(3) ...that dams create large, warm bodies of water that are home to lake species that prey on young salmon and reduce survival rates? For the price of a dam removal, you could create a shaded and cooler waterway on one side of the lake from dam to input source that is for the exclusive use of salmon, bypassing the lake altogether.
    (4) ...that effluent from dams warms the river to levels above what salmon can handle? This issue combines technology (dedicated waterway at edge of lake) with policy (mandate riparian borders that include tree cover to cool the river).

    Certainly I can't be the only person astounded by billions in intentionally lost clean-energy infrastructure. What am I missing?


  5. Make that river pristine again Bob. Its a gem of a system, and a litmus test for future dam removal projects around the world. Nobody cares about the 'clean energy' (clean to the atmosphere, thats about it) those outdated, dilapidated dams can potentially create with the river. We care about the anadromous species that can reclaim it. Its about principality, mang. Not about point-counterpoint. Halo, Starwars, Matrix. Gansta!

  6. Bobfo, those are good efforts at creative problem-solving, to try to keep the benefits of the dams and yet restore the riparian habitat needed by salmon. Fish ladders were required by law when the dams were built, but the laws were ignored. Building two fish ladders would be a huge project and wouldn't solve the problem of the slack reservoir water. The greatest losses to wild salmon occur between the time the tiny hatchlings start to flow downstream and their grand entrance into the wild blue ocean. First, they have to make it downriver. They don't actually swim. They flow, tailfirst, so unless the bypass river diverts most of the river water and keeps it flowing downstream inevitably many, or most, of the smolts will end up in the slack water. Not only are there predators there that devour the smolts, but by delaying their flow downstream the genetic growth stages, pegged to natural river flows, will proceed, so their systems will transition to saltwater while they are still far upstream in fresh water.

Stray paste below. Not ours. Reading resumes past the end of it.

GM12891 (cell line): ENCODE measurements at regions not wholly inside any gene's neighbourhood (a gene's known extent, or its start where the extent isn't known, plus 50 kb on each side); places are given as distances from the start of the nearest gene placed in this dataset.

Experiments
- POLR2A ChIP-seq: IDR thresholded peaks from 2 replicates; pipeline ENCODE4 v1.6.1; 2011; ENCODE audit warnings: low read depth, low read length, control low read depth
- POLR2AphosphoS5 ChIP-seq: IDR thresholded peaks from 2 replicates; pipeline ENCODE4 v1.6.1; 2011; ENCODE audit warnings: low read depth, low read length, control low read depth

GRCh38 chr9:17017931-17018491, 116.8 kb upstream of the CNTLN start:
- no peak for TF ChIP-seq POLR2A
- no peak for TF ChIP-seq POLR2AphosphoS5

Unfortunately it's pretty much an either/or proposition: either dam the water to use the energy for hydropower, or let it flow to allow the salmon and all the mammals, birds, fish, reptiles and amphibians that depend on salmon to thrive.

  7. Both these dams are tall, particularly Glines Canyon and so a fish ladder would have to be pretty long to make that climb possible.

    These dams have other impacts on the river and estuary. The slow moving water at the top of the reservoirs drops the sediment it has been carrying from the high headwaters streams and this material never makes it past the dam. In stream, the sediment is critical for creating spawning habitat, and at the estuary it's important for maintaining shellfish habitat. By returning the river to it's natural course, this sediment will again be carried downstream to places where it is needed.

    Glines Canyon Dam is within Olympic NP and it will be significant to restore the river within the park.